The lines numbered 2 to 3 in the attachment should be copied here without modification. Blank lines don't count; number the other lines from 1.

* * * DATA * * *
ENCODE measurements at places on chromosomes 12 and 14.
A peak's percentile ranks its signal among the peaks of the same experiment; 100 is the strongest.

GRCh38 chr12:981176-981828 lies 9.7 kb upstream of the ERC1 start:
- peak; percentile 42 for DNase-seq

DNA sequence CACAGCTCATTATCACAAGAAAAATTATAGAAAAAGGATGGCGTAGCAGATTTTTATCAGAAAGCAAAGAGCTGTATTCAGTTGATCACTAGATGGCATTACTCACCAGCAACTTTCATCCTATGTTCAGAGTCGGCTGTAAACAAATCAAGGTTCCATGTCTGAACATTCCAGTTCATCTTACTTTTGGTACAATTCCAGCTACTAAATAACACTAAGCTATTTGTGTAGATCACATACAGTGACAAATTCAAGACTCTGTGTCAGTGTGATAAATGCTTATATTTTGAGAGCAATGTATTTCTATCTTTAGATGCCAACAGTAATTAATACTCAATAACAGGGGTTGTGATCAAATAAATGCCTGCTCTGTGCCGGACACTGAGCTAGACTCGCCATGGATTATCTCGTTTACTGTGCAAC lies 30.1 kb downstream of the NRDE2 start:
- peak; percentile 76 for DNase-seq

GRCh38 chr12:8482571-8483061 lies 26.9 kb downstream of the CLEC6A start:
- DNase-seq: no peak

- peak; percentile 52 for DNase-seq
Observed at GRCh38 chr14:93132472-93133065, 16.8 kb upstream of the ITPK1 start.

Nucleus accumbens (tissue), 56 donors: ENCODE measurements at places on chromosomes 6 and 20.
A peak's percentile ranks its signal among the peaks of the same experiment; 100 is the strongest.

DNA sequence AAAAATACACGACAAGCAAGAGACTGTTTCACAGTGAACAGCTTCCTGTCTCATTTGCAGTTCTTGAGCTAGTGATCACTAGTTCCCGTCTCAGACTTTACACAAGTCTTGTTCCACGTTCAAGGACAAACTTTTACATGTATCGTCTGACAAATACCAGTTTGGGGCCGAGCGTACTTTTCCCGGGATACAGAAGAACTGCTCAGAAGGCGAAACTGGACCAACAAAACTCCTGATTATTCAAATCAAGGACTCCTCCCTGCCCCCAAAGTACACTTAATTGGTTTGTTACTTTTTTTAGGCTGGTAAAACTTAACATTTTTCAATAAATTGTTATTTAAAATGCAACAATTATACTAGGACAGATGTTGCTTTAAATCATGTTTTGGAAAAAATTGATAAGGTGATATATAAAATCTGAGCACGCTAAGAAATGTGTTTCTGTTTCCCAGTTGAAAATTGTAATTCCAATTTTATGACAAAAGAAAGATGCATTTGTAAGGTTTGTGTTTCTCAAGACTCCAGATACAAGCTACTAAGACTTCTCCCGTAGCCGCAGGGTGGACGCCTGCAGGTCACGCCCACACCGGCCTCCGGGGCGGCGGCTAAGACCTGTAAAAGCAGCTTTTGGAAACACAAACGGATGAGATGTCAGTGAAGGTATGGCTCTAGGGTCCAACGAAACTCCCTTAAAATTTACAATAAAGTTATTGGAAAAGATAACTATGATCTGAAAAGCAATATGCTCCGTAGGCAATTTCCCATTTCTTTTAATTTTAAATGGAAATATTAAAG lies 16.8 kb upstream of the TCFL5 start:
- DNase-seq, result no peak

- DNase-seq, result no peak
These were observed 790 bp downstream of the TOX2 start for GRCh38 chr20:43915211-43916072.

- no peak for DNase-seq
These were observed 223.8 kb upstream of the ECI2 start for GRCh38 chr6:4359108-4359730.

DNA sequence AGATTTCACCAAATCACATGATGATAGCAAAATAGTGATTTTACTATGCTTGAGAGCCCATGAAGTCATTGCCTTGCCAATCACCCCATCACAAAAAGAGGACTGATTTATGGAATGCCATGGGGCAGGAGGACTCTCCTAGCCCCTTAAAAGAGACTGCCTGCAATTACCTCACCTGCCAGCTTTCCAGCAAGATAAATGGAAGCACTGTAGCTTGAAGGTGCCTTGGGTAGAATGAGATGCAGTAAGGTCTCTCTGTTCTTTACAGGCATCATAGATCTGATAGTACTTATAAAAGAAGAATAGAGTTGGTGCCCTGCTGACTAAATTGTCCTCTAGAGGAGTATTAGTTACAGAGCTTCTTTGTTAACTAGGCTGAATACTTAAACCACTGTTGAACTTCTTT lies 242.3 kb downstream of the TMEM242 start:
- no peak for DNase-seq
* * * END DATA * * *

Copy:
A peak's percentile ranks its signal among the peaks of the same experiment; 100 is the strongest.

GRCh38 chr12:981176-981828 lies 9.7 kb upstream of the ERC1 start: